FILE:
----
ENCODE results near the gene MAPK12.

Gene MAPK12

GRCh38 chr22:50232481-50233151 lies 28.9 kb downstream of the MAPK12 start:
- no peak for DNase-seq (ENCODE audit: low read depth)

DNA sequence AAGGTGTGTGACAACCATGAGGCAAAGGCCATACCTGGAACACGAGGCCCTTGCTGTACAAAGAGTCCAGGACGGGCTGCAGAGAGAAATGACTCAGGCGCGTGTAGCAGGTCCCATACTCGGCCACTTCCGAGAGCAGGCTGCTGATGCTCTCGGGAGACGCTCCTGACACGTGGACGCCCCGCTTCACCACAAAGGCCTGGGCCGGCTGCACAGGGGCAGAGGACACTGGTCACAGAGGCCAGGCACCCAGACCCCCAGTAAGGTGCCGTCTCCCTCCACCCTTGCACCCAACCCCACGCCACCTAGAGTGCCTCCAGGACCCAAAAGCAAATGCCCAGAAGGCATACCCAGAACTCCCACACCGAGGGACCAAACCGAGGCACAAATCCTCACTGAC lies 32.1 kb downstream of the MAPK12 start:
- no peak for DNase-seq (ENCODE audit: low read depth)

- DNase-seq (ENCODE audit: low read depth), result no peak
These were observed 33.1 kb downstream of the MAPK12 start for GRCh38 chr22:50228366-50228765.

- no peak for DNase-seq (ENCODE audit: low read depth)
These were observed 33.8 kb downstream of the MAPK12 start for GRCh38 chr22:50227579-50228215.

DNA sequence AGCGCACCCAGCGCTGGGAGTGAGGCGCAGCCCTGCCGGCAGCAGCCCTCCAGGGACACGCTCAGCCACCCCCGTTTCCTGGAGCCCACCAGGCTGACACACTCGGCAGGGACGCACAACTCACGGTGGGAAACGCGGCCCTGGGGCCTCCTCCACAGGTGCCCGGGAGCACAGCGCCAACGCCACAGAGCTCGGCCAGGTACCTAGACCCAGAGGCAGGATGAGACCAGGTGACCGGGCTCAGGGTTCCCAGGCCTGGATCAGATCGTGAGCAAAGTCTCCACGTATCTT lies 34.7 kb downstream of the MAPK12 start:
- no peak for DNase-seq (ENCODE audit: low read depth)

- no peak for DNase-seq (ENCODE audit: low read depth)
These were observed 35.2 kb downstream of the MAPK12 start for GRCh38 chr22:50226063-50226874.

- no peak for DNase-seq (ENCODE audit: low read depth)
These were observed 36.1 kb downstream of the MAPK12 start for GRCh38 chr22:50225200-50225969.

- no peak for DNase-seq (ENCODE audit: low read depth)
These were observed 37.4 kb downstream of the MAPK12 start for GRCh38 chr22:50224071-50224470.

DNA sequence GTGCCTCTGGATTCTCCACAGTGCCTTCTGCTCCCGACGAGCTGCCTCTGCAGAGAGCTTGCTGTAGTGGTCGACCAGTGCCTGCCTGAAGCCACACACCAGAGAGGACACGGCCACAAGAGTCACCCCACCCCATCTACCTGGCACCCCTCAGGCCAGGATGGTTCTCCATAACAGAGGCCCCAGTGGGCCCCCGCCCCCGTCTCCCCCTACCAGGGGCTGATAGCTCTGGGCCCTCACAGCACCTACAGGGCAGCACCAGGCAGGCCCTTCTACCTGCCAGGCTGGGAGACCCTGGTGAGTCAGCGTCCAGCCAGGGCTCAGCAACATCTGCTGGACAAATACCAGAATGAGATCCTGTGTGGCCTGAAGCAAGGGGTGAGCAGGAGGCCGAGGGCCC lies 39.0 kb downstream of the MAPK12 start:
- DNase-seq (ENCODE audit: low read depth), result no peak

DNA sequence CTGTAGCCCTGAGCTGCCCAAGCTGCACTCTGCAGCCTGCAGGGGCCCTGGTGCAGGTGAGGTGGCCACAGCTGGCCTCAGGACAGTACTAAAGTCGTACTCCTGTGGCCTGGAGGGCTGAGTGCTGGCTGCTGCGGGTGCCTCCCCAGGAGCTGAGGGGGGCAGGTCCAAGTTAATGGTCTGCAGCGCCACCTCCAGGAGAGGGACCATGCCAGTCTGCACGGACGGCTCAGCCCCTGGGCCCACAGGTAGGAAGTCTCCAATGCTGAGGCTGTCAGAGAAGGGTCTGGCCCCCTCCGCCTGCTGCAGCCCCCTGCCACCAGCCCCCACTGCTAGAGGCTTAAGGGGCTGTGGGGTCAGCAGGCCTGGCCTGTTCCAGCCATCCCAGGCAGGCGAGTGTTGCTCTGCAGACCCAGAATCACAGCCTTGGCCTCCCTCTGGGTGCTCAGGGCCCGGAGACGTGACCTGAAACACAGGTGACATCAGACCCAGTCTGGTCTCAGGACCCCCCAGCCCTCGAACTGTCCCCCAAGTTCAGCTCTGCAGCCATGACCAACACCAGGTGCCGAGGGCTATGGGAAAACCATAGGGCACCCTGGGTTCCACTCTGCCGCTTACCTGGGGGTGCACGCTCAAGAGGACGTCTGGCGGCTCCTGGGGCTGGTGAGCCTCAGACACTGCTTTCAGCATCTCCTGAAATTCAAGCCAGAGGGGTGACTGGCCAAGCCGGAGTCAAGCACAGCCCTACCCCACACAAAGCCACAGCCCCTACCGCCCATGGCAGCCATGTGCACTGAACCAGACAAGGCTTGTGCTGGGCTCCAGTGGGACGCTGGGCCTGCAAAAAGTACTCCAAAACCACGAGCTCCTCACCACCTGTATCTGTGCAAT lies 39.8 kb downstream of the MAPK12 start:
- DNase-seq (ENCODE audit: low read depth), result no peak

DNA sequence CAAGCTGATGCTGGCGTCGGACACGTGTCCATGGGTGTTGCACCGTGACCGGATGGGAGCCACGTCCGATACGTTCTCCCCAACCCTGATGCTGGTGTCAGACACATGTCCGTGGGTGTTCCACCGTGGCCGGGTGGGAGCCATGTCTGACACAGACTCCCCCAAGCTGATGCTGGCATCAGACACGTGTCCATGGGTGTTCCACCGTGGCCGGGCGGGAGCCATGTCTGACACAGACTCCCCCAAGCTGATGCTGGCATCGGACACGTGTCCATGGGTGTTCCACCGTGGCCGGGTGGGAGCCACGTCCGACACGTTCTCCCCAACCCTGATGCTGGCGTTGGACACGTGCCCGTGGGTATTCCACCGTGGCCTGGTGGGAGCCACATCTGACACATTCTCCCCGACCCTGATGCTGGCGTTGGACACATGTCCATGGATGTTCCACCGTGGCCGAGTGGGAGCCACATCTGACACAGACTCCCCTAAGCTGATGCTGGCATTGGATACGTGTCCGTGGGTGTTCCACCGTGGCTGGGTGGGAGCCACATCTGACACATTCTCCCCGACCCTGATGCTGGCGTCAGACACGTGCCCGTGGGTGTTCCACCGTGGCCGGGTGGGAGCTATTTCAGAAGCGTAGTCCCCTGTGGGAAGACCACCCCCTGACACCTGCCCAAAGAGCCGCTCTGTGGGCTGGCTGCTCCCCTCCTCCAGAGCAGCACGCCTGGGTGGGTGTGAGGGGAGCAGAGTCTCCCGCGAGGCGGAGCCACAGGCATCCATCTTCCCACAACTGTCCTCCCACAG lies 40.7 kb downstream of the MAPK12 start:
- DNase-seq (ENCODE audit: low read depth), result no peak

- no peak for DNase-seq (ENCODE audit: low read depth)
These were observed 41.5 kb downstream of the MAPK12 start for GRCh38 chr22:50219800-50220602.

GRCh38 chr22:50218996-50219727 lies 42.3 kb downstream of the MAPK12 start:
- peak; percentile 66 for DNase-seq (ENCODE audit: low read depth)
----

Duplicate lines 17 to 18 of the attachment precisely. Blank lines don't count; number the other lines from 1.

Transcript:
- no peak for DNase-seq (ENCODE audit: low read depth)
These were observed 37.4 kb downstream of the MAPK12 start for GRCh38 chr22:50224071-50224470.